Cardinal Timothy Dolan and bishops from around New York State headed to the state capitol today for their annual lobbying trip — and the cardinal offered some choice insight, and new information, to a reporter from the New York Daily News:
Cardinal Dolan revealed for the first time that the Catholic Church was caught flat-footed on last year’s gay marriage vote in New York — insisting it was “burned” by Senate Republicans who claimed it didn’t have a prayer.
“We got burned last year when we were told the redefinition of marriage didn’t have much of a chance — and of course it did,” Dolan told the Daily News as he prepared for Monday’s annual Albany lobbying trip.
“Our Senate leaders, we highly appreciated them being with us all along,” he explained. “When they kind of assured us it didn’t have much of a chance — not that we let up, but we probably would have been much more vigorous and even more physically present if we knew there was a chance.”
In the week leading up to the vote, when protesters on both sides loudly filled the Capitol, many wondered why top Church leadership wasn’t there. Dolan was across the country at a conference.
“We got a little stung, and it could be as much our fault as anyone else’s,” Dolan said.
In the end, same-sex marriage passed the Senate 33-29, with four Republicans voting for it.
Senate Majority Leader Dean Skelos had stressed at the time that while he opposed gay marriage, he was letting his members vote their consciences, a Skelos aide said.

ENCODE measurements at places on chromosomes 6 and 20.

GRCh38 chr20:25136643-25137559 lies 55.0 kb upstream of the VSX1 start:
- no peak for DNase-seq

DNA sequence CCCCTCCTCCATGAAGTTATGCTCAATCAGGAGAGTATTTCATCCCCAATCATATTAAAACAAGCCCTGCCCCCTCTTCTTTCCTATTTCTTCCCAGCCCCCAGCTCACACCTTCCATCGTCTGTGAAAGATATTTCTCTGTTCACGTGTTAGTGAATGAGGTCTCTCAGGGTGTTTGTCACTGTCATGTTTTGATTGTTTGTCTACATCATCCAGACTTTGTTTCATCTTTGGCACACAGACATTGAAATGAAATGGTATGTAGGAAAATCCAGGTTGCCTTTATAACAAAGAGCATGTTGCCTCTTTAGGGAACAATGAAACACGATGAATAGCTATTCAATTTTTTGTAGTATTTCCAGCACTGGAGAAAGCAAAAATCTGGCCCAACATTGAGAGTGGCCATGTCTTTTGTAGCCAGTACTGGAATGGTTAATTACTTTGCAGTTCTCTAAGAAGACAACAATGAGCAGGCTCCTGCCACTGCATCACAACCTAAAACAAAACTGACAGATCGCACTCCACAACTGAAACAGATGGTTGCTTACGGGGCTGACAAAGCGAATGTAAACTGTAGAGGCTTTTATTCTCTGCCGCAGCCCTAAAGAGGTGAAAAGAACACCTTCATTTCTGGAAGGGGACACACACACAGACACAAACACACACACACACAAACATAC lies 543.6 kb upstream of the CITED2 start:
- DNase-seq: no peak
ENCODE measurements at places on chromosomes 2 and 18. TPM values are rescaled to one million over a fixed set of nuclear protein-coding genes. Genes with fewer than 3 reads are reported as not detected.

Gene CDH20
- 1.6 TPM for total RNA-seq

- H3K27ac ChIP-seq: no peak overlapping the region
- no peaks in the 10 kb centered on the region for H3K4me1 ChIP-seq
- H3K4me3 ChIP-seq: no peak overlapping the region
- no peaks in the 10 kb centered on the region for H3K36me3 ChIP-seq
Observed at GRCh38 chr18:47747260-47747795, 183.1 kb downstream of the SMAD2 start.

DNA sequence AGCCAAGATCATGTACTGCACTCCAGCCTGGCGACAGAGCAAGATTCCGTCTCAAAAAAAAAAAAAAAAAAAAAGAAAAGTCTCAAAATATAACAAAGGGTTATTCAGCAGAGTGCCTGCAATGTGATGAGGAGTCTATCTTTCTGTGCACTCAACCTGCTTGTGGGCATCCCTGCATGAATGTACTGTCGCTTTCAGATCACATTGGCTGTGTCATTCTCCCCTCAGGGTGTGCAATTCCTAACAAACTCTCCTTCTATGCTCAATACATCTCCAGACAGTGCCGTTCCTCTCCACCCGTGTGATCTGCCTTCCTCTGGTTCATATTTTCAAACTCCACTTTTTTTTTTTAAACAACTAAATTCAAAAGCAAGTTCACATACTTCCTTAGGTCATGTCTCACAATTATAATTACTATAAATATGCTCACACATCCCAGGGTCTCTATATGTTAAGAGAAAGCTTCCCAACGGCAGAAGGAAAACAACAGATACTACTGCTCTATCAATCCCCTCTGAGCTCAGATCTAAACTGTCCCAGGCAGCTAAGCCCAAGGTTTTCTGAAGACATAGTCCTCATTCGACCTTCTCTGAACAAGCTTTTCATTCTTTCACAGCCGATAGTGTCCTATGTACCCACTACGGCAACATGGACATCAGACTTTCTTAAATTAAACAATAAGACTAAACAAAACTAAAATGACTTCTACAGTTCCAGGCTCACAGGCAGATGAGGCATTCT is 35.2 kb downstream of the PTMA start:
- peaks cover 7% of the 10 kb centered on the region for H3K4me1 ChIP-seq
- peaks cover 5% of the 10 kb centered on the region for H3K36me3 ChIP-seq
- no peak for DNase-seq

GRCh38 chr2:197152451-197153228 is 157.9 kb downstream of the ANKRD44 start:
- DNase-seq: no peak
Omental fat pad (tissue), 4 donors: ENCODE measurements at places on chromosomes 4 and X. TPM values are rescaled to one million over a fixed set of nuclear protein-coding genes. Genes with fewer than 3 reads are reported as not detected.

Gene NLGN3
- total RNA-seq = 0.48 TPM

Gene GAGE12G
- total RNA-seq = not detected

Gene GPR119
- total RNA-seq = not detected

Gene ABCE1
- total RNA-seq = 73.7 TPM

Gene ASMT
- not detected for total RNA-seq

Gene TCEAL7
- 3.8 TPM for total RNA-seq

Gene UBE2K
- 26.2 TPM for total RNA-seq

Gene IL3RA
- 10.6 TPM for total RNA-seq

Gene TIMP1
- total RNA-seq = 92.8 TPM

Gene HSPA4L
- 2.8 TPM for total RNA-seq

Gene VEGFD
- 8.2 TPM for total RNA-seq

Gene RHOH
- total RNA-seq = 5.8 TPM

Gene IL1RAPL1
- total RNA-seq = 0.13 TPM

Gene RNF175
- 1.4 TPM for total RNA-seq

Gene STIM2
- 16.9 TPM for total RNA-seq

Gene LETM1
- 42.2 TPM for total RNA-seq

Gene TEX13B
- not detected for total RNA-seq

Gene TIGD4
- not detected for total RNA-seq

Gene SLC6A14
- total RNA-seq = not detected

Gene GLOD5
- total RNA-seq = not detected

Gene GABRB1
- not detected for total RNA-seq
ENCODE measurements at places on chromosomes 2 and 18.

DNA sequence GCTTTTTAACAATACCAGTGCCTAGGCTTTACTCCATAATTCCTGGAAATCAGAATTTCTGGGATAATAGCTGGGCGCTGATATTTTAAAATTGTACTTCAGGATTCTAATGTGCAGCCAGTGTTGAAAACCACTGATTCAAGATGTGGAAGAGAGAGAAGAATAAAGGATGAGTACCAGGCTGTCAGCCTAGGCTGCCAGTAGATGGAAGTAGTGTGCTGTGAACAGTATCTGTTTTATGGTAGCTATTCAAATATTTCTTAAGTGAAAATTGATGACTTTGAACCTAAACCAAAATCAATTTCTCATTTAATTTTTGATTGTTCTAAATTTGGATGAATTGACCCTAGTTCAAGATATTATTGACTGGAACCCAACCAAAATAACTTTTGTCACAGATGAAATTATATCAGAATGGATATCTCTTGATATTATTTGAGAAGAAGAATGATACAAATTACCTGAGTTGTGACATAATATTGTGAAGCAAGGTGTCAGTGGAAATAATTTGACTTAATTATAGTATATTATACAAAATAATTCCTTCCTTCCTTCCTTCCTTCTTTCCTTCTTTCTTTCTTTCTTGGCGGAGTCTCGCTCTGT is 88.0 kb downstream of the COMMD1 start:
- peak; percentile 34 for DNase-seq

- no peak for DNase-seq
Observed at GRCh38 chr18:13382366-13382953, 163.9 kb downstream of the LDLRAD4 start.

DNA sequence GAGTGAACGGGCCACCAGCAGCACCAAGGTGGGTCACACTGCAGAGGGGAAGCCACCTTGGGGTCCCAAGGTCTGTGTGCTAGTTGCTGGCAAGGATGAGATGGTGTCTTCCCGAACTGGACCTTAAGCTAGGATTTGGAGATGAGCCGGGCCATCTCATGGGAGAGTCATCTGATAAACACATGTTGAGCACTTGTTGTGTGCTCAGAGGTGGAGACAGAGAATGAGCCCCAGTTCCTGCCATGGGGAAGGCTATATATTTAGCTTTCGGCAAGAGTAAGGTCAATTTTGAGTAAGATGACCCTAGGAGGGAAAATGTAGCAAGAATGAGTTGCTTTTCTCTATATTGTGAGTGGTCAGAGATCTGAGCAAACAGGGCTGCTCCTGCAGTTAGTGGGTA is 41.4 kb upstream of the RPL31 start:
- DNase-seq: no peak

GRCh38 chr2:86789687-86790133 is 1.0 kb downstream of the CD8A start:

While the two disagreed on the issue, Dolan said Cuomo was always upfront about his position.
While there are issues the Church still opposes lawmakers on, Dolan and the bishops plan to congratulate state leaders for what he deemed a new sense of purpose and value in Albany.
“There’s a lot of areas where we agree,” he said. “When we go up, we’re always careful not to just be naysayers.”
A top priority for the Church this year is blocking a bill to strengthen abortion rights in New York.
It was a question about the unlikely chance of that bill passing the Republican-controlled Senate that got Dolan talking about the need for vigilance after last year’s the gay marriage vote.
The cardinal gave measured support for Cuomo’s push for pension reform, noting that even the Church is considering trimming retirement benefits to deal with tough fiscal realities.
“As long as it can be done without hurting the dignity and security that people have, given the huge deficit and economic strain the government is under, there might have to be some trimming,” he said.
Dolan also had positive things to say about Assembly Speaker Sheldon Silver’s push to raise the minimum wage, though he wouldn’t delve specifically in how high it should go.
“The Church would say we are with you in principle, the cardinal said. “Anything to help the poor is going to be good.”